The Supreme Court’s new term starts Monday, and the justices will rule on a number of significant issues. “There’s only one prediction that’s entirely safe of the upcoming term, and that is it will be momentous,” Justice Ruth Bader Ginsburg said last week.
From Nevada’s standpoint, perhaps the most compelling case involves New Jersey’s effort to legalize sports wagering. It’s possible the justices could go so far as to allow states across the country to offer legal betting on professional and college sports.
The court’s already noteworthy docket got more weighty last week when the justices agreed to hear a case out of Illinois that could vastly scale back the power of government unions. At issue is whether the state may compel nonunion workers to pay union dues supposedly earmarked for collective bargaining. If Big Labor loses this one, its cash pipeline to Democratic candidates may slow to a trickle.
Other major issues before the court:
— President Donald Trump’s effort to limit immigration from several majority-Muslin nations.
— The wedding cake issue. Was a refusal by a Colorado “cake artist” to make a cake for a gay couple’s wedding covered by the First Amendment, or did it violate the state’s anti-discrimination laws? The court will hear the case in December.
— The gerrymandering controversy. In three previous cases, the Supreme Court has failed to clearly outline rules for drawing political districts. The court is slated to hear another case on the matter, from Wisconsin, this week.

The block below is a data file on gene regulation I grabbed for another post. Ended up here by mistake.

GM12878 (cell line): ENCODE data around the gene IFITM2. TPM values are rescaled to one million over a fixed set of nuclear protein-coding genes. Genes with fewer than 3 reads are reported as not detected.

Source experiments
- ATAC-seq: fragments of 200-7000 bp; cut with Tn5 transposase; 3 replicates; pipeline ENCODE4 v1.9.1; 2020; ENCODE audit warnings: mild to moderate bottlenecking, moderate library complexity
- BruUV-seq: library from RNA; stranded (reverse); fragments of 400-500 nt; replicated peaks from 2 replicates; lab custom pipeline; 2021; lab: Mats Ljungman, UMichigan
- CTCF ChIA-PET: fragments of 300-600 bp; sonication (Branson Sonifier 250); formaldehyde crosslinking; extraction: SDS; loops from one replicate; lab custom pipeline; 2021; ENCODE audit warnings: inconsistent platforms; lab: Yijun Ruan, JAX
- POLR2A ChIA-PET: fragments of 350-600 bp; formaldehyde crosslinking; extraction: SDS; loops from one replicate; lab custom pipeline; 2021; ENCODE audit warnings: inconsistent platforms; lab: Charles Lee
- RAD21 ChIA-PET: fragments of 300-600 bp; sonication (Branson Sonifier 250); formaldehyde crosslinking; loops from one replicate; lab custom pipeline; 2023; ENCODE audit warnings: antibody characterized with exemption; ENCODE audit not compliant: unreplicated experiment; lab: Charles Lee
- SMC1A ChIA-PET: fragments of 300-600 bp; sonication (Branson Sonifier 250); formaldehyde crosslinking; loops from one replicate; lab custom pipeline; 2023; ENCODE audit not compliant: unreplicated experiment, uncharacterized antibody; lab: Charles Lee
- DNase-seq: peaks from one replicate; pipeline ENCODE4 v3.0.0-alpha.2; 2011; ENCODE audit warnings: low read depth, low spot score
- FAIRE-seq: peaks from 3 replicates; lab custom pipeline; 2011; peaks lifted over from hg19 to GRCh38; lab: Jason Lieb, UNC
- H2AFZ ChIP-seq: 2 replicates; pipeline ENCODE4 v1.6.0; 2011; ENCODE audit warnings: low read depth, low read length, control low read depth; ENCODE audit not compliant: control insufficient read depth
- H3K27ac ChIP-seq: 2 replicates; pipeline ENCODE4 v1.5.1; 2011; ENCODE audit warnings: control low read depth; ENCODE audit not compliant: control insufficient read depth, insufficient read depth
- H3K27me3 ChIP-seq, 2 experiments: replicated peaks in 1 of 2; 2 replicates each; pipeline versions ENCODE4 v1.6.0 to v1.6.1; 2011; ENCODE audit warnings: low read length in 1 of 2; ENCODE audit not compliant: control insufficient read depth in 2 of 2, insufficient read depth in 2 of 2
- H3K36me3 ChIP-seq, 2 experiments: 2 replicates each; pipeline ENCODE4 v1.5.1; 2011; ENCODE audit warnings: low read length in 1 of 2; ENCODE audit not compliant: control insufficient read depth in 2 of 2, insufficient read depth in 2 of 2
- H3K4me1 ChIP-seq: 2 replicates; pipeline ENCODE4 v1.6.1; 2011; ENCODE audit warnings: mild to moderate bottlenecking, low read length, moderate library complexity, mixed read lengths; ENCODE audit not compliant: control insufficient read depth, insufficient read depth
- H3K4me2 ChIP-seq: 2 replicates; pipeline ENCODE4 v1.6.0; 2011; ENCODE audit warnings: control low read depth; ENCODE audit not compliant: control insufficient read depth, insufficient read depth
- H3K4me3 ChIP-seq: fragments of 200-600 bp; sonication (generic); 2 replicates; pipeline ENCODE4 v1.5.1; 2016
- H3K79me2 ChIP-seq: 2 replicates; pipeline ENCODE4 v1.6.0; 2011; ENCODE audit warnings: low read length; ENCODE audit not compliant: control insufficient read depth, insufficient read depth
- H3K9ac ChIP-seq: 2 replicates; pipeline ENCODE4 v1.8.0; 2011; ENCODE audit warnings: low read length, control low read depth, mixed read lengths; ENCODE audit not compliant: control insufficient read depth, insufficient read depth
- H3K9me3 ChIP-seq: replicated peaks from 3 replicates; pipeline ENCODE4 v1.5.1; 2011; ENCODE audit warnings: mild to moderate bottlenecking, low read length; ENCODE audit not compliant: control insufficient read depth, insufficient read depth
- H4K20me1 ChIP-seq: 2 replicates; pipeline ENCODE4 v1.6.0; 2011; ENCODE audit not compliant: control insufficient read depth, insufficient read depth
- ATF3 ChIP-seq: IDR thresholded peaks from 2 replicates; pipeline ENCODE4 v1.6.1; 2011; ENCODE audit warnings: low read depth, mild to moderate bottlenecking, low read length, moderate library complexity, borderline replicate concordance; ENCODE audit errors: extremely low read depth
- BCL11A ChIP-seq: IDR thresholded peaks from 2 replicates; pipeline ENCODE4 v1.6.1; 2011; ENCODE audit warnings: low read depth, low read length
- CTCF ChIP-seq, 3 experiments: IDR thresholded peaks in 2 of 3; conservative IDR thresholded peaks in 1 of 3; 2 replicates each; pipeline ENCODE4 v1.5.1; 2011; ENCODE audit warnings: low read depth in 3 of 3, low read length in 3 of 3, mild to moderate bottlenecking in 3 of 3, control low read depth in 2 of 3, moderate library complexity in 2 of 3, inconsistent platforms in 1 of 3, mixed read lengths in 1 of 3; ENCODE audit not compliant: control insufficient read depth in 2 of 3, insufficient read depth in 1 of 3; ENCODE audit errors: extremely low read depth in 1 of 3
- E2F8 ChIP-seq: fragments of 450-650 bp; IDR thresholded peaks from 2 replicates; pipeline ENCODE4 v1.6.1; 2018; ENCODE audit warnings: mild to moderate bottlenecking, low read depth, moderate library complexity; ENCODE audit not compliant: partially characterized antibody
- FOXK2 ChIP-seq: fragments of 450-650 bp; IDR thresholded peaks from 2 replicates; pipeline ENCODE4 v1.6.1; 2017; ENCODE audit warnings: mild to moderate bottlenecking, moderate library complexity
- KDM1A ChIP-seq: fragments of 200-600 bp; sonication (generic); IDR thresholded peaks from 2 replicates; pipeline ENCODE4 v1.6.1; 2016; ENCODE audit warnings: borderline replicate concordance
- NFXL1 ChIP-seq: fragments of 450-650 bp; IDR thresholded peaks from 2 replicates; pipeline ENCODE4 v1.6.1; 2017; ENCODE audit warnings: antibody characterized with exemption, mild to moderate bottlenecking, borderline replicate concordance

— Privacy and the Fourth Amendment. The justices will decide whether the FBI and police need warrants before they can obtain cellphone data to track crime suspects or terrorists. As USA Today notes, while justices previously ruled police could not place GPS devices on suspects’ cars — and that they needed warrants to search information on cellphones seized in arrests — federal appeals courts have ruled that cellphone location data is OK. The case will be heard in December.
— The contentious voter access debate. Amid the commission Mr. Trump created to investigate voter fraud comes a case that will determine how — and, more importantly, when — voters may be purged from registration rolls. Ohio removes those who haven’t voted in two years, which, challengers say, violates federal law.
Other issues before the court include whether non-citizens slated for deportation can be jailed indefinitely or if they have a right to a bail hearing after six months.
All this will play out as Mr. Trump flexes his thumbs on Twitter. As USA Today reminds us, the president has not been shy about criticizing the courts and judges for stalling his immigration ban and tossing out his efforts to withhold funding from so-called sanctuary cities. He also called Justice John Roberts a disaster for his support of Obamacare, and he says 84-year-old Justice Ginsburg needs to resign because “her mind is shot.”
At any rate, this term offers the justices a number of opportunities to reaffirm the principles of freedom and liberty enshrined in the Bill of Rights and our Constitution. Let’s hope they do exactly that.